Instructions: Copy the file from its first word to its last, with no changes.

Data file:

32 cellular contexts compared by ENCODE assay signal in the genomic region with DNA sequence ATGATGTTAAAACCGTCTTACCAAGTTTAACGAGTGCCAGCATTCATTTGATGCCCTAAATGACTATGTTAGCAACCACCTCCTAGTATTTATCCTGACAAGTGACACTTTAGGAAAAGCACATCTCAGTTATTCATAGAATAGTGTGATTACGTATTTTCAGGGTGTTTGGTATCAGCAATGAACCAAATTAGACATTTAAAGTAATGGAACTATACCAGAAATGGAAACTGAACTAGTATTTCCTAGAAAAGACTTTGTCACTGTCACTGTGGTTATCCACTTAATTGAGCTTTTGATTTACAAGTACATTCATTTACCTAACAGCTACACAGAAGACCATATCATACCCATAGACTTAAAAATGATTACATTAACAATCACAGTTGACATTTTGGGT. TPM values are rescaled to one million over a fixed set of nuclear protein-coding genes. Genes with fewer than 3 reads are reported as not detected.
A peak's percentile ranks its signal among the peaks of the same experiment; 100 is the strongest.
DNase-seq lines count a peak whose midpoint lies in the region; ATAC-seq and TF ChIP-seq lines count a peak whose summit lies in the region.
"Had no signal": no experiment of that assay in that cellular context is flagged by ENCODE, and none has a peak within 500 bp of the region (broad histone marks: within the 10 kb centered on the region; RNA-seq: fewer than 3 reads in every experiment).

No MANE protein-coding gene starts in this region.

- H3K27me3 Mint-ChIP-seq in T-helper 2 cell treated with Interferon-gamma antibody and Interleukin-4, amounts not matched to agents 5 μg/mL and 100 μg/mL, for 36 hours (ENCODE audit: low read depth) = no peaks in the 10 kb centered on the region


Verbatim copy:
32 cellular contexts compared by ENCODE assay signal in the genomic region with DNA sequence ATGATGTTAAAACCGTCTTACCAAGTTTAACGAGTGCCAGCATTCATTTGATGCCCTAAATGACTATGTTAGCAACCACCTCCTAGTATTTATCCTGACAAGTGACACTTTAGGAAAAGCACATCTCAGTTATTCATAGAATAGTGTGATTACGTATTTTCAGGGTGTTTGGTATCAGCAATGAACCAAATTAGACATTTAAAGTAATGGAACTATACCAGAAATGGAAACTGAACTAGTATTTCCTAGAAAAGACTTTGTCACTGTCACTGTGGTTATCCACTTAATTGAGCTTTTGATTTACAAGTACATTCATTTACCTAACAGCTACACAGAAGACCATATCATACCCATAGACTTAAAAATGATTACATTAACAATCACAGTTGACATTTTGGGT. TPM values are rescaled to one million over a fixed set of nuclear protein-coding genes. Genes with fewer than 3 reads are reported as not detected.
A peak's percentile ranks its signal among the peaks of the same experiment; 100 is the strongest.
DNase-seq lines count a peak whose midpoint lies in the region; ATAC-seq and TF ChIP-seq lines count a peak whose summit lies in the region.
"Had no signal": no experiment of that assay in that cellular context is flagged by ENCODE, and none has a peak within 500 bp of the region (broad histone marks: within the 10 kb centered on the region; RNA-seq: fewer than 3 reads in every experiment).

No MANE protein-coding gene starts in this region.

- H3K27me3 Mint-ChIP-seq in T-helper 2 cell treated with Interferon-gamma antibody and Interleukin-4, amounts not matched to agents 5 μg/mL and 100 μg/mL, for 36 hours (ENCODE audit: low read depth) = no peaks in the 10 kb centered on the region